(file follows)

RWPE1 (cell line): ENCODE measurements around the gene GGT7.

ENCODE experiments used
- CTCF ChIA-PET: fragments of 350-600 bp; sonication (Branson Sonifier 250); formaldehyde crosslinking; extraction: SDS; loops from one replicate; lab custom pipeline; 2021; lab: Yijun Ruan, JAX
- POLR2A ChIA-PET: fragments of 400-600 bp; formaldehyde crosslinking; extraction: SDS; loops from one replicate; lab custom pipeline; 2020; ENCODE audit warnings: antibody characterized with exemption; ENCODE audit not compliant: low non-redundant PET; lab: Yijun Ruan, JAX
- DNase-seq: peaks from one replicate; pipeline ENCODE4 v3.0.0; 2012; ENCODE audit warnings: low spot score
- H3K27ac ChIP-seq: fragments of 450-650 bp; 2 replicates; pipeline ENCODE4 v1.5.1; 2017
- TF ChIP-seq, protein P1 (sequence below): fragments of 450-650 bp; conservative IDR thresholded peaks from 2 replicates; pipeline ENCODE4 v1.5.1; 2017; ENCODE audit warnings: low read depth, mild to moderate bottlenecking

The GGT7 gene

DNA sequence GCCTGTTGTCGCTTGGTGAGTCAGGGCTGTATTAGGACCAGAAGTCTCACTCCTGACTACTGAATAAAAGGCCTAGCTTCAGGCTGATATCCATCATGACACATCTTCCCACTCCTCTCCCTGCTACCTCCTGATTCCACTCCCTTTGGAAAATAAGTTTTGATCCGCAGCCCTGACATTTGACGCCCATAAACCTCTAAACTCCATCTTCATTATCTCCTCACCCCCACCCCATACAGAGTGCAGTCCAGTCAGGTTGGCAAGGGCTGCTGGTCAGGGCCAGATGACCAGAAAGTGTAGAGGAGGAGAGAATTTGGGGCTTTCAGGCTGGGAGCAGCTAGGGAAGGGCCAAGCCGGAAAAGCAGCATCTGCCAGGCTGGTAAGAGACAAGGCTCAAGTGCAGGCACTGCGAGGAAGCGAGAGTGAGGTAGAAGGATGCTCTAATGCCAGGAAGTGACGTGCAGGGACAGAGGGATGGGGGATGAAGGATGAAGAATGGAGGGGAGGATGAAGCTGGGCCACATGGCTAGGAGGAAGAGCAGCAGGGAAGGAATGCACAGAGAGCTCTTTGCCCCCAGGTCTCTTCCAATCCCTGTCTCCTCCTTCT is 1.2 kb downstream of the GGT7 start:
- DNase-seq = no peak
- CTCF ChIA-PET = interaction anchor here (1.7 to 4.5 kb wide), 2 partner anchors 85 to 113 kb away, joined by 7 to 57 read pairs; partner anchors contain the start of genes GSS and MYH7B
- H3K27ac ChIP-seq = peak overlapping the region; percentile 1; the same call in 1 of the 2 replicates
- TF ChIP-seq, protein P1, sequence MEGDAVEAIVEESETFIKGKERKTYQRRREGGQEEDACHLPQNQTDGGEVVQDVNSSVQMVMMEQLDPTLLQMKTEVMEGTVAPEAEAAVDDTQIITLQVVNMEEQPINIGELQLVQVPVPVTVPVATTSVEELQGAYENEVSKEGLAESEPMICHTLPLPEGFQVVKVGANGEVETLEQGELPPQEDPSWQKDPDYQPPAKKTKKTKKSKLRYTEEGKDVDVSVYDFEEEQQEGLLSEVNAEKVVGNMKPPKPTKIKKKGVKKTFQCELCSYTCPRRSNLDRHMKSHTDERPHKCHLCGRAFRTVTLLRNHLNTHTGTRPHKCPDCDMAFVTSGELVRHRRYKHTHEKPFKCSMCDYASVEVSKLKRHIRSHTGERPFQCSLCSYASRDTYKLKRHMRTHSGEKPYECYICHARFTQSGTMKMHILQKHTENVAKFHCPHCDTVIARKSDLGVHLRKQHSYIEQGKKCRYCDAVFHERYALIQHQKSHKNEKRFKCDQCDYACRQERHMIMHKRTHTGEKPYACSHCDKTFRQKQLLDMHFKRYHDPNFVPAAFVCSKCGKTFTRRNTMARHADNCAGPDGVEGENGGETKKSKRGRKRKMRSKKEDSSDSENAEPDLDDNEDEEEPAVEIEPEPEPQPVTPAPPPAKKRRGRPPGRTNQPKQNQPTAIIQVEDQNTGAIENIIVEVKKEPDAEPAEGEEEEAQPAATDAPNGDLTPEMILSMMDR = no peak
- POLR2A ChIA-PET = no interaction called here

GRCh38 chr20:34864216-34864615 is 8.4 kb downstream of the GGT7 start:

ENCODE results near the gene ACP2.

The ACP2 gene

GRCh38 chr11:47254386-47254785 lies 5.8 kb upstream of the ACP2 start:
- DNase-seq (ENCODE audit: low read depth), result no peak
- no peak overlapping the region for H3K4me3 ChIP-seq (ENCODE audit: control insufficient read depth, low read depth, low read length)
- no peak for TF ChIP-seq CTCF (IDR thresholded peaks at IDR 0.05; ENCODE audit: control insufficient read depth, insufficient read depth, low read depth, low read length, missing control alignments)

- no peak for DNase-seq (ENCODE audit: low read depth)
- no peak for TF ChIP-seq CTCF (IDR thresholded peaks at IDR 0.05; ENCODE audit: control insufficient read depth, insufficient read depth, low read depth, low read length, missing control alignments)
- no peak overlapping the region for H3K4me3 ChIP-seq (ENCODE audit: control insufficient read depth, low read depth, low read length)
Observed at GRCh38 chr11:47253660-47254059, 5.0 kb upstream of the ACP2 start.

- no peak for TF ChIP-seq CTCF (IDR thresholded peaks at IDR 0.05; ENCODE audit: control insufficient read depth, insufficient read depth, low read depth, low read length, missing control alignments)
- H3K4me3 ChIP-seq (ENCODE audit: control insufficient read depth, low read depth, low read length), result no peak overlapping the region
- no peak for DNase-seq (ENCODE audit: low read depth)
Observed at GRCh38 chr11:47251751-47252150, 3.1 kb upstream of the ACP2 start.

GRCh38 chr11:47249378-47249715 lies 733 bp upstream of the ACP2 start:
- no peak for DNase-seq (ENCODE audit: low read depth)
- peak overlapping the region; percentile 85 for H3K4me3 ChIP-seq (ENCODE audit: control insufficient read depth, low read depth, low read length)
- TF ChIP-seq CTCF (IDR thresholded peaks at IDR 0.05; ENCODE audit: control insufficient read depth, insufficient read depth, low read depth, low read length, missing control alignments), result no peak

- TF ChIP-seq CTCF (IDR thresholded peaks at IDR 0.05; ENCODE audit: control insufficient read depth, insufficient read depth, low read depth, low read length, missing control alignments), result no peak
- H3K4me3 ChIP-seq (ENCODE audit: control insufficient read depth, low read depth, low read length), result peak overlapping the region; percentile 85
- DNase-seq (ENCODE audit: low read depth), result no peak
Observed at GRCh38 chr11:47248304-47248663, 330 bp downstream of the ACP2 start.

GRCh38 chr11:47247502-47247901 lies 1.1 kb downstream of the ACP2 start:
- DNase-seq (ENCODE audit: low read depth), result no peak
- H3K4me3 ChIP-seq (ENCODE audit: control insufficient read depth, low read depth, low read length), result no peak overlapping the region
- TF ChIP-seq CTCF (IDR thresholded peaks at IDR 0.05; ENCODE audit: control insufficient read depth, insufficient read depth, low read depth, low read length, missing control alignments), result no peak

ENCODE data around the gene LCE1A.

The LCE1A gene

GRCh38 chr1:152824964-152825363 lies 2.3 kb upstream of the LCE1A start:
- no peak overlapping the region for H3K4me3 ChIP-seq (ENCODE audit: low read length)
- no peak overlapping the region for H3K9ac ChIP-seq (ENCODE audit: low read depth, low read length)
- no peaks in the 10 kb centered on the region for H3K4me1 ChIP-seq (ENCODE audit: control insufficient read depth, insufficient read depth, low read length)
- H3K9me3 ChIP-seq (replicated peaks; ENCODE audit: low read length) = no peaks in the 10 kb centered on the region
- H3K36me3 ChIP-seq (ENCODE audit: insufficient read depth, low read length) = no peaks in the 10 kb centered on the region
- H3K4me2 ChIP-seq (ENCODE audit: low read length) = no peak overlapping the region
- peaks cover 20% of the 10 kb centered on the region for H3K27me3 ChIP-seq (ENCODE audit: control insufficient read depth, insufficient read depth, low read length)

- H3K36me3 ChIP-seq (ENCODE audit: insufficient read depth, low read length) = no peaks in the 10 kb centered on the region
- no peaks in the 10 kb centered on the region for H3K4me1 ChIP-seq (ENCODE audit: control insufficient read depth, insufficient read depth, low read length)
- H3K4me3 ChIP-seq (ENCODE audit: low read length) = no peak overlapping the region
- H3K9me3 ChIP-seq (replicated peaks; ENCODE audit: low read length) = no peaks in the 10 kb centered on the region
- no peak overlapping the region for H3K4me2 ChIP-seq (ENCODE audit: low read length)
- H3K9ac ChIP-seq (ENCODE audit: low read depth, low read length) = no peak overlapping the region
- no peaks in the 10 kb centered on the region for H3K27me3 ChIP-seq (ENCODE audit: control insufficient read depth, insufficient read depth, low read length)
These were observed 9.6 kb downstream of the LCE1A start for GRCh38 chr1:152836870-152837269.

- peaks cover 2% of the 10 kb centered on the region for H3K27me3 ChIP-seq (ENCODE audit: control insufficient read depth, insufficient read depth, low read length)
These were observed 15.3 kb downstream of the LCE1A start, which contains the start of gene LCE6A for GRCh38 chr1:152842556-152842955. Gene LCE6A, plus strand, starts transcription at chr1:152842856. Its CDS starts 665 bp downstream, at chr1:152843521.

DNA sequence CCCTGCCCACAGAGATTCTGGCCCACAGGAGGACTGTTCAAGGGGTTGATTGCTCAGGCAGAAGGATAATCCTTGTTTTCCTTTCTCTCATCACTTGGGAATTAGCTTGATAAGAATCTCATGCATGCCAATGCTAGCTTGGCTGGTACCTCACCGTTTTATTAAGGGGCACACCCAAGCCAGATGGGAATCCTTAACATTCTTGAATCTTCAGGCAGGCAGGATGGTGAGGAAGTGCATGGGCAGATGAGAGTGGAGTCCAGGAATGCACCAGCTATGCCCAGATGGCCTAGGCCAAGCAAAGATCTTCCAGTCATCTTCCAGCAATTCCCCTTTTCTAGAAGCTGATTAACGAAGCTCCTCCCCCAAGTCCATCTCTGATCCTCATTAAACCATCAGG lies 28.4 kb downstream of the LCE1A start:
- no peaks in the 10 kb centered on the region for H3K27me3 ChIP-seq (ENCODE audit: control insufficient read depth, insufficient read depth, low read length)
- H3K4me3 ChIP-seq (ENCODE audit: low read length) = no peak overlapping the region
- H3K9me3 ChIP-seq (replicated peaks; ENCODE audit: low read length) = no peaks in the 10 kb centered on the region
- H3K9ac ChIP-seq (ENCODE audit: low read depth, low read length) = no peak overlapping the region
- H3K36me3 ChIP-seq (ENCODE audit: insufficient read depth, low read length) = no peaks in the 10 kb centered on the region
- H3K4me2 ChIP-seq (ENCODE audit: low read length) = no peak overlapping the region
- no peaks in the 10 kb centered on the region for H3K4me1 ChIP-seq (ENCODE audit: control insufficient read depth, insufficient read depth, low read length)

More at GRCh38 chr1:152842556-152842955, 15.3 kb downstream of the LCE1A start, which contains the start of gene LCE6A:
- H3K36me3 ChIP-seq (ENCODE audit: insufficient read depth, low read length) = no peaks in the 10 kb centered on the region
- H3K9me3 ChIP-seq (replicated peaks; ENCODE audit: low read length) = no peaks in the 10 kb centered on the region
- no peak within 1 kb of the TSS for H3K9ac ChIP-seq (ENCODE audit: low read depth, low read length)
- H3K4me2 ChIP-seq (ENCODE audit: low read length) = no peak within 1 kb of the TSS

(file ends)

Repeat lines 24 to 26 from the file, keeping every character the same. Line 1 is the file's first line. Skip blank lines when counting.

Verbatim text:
- no peak overlapping the region for H3K4me3 ChIP-seq (ENCODE audit: control insufficient read depth, low read depth, low read length)
Observed at GRCh38 chr11:47253660-47254059, 5.0 kb upstream of the ACP2 start.

- no peak for TF ChIP-seq CTCF (IDR thresholded peaks at IDR 0.05; ENCODE audit: control insufficient read depth, insufficient read depth, low read depth, low read length, missing control alignments)